The 12 Largest Computer Monitors in 2021
Apr 1, 2021
When it comes to work and PC gaming, there’s nothing quite like using a massive monitor.
Resolutions have climbed in recent years to the point that the best monitor manufacturers have begun offering some seriously impressive options that still have suitable DPIs for a PC setup.
But the biggest monitor doesn’t always mean the best quality.
So, today’s feature is here to not just here to guide you through the largest computer monitors, but also the ones worth buying for gaming, work, and more (with many budgets in mind).
- Largest Computer Monitor: Asus ROG Swift PG65UQ
- Largest OLED TV for Gaming or Work: LG OLED55CXPUA
- Widest Computer Monitor: Samsung Odyssey G9
- Largest Monitor for Work: Dell U4919DW
- Largest 16:9 Monitor Cheap Option: Philips Momentum 558M1RY
Best of the Rest: Quick-Fire Picks
- Largest 4k Monitor for Work: LG 43UN700-TB
- Largest OLED Monitor: Alienware OLED AW5520QF
- Best 43-Inch Gaming Monitor: Asus ROG Strix XG438Q
- Cheapest Large Screen: ViewSonic VX4380-4K 43″
- Cheapest Super Ultrawide Display: VIOTEK SUW49C
- Largest 5K Monitor Alternative: LG 49WL95C-W
- Best 65 Inch Monitor Alternative: HP Omen X Emperium
Largest Computer Monitor: Asus ROG Swift PG65UQ
We’ll start by saying for many users (business/gaming focussed alike) we don’t think this size is necessarily the best pick-up, which is why we’ve focussed on 43″-55″ monitors in most of this feature.
We also think that our next OLED TV choice will likely suit a majority of PC users better for far less cost if you do want an enormous size.
With that said, no list of the largest computer monitors would be complete without the PG65UQ.
Boasting an incredible 65″ size alongside its 4K resolution, DisplayHDR1000 capability, 144hz refresh rate & 95% DCI-P3 & 4ms GTG response time, this monitor has some fantastic capability not just as a gaming monitor, but one suitable for media & general use at the highest level.
With G-Sync ultimate support, the monitor has great capability for avoiding v-sync/ghosting issues; this is integral for a display of this refresh rate/size, where screen tearing and other common issues are even more visible if no high-end screen sync technology is in place.
The build quality is also everything we would hope for in a premium monitor; with a sturdy design that feels built for longevity, not to mention incredibly thin bezels and a subtlely tasteful ASUS logo illuminating underneath the monitor
So with all that said, why do we suggest something slightly smaller?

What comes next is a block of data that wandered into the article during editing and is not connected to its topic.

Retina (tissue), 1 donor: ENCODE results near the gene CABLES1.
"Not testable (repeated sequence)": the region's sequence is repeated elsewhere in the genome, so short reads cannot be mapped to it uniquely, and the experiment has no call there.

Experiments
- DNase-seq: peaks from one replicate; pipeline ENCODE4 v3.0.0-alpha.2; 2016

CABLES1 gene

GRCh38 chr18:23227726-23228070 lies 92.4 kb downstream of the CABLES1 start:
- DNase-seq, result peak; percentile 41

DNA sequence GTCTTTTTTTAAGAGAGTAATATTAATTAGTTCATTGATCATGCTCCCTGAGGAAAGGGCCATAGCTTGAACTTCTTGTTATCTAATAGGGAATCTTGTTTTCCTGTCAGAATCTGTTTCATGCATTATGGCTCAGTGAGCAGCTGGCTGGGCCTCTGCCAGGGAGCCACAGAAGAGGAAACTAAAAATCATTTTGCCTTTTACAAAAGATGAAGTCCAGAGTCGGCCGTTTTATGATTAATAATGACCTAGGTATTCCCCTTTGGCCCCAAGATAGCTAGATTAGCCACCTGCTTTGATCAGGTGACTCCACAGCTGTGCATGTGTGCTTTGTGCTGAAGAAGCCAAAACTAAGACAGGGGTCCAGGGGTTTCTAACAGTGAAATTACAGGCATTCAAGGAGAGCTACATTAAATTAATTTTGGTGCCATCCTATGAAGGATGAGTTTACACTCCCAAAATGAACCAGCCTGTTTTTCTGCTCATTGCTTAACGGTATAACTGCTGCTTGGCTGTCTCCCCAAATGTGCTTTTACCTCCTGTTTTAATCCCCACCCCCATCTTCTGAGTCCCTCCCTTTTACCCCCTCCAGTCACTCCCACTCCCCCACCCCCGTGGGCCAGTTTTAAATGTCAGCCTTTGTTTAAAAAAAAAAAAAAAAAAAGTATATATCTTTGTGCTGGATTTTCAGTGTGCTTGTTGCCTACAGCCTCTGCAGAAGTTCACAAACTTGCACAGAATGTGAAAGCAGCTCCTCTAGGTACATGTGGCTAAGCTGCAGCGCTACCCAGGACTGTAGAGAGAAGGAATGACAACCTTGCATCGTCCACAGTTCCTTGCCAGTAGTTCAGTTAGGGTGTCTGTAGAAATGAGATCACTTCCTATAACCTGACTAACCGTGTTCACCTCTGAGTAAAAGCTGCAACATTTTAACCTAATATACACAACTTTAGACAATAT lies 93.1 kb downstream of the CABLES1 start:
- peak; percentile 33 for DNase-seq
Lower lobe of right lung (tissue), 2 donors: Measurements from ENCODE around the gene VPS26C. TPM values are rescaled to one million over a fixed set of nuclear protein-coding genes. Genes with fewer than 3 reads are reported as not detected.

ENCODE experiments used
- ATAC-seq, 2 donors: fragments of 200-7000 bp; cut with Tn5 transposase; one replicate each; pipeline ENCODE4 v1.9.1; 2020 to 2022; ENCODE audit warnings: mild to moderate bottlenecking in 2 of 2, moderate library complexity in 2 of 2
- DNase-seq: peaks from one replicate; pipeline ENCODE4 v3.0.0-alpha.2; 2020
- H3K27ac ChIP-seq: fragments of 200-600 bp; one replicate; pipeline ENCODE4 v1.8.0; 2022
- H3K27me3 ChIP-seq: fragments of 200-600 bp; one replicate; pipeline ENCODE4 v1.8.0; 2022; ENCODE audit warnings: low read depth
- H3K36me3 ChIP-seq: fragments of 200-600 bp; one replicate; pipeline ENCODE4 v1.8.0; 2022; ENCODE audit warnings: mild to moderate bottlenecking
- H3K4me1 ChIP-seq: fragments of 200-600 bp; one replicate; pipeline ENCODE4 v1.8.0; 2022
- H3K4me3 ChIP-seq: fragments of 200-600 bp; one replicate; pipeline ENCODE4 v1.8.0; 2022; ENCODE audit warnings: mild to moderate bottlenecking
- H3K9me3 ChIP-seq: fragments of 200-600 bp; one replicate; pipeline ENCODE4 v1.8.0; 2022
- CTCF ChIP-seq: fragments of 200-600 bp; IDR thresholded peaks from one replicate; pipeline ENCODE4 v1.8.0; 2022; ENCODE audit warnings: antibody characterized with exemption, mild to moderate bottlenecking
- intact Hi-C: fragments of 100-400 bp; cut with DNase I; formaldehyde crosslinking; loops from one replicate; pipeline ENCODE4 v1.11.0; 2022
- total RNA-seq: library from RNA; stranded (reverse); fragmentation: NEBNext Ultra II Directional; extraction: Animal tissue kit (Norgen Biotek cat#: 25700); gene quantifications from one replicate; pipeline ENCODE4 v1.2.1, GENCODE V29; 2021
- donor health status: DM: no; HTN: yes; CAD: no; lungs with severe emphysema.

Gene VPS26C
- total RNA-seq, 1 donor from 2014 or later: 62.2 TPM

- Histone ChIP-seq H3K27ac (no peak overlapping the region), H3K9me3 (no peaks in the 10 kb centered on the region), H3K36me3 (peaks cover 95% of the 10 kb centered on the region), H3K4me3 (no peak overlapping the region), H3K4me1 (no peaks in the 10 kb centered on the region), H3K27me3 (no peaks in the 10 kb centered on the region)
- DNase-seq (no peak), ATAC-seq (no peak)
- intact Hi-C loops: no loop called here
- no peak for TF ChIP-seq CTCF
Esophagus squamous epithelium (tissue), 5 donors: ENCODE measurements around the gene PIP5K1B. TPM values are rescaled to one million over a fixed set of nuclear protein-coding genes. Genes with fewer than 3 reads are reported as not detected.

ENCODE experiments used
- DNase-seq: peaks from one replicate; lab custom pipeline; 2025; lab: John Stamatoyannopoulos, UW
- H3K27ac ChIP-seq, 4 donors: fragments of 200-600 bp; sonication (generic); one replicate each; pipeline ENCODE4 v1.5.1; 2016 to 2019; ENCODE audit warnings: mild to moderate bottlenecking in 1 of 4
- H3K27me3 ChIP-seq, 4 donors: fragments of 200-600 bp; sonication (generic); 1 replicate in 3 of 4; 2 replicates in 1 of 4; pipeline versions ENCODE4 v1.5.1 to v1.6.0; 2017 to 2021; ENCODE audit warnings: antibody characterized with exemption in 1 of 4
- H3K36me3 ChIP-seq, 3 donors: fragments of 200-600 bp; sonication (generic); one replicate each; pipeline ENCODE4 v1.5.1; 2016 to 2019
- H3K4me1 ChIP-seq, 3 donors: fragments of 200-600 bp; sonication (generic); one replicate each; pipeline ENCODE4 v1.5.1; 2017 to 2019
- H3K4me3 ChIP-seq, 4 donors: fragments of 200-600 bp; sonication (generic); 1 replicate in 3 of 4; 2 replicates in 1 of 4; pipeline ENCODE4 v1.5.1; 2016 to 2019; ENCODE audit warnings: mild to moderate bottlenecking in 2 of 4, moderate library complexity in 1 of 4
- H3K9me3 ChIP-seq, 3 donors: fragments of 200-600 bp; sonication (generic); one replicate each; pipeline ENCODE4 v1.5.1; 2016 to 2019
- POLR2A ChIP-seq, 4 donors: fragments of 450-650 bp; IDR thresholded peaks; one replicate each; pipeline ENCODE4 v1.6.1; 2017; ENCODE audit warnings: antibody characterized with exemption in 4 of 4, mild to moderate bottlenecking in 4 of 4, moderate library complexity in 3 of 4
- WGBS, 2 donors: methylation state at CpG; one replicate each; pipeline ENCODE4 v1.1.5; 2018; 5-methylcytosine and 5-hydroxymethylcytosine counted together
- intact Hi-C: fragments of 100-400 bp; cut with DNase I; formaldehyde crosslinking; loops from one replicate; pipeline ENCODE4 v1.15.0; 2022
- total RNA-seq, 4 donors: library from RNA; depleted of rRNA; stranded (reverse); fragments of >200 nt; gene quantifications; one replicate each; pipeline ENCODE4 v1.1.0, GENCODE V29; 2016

Well, although the PG65UQ is a beast, we assume that most reading this list will be looking for a PC monitor for gaming, media, or business/general use.
While it fits nearly all the specs perfectly, there is one problem; 2160p resolution may be a lot, but at 65-inches, it begins to slightly show with a lacking DPI at this enormous screen size.
If you’re in the market for a premium monitor, we expect you’ll be after sharp text and crisp game detail even while sitting relatively close. If this the case, our 43″-55″ monitors are the better choice, boasting the DPI we think is more suited for a PC experience.
If, however, you’re primarily after a monitor for gaming from afar with a console, then that issue is largely negated.
But there is another lacking area for you; there is no HDMI 2.1 output.
HDMI 2.1 introduces significantly better bandwidth rates and empowers you to play at high refresh rates/resolutions on PS5/Xbox Series X, to buy a monitor of this caliber without it seems wasteful for console gamers (if you’re focussed on PC gaming from afar with DisplayPort, then we have no qualms, and this is a great choice).
If you are in that console-gamer category, or a PC gamer who isn’t opposed to an OLED TV as a primary monitor, we would instead highly recommend the LG CX OLED pick a little further down.
For a significantly smaller price tag, you are getting an HDMI 2.1 display that excels in picture quality, contrast, while also put together to counter the usual complaints about using a TV as a monitor (i.e. very high refresh rate and low latency).
Although this all sounds like a negative take, we do in fact, really like the PG65UQ. We just think the next pick trumps it in a majority of ways.
If your singular goal is the largest computer monitor possible and you would like to avoid an OLED TV for your setup, then this is the choice for you.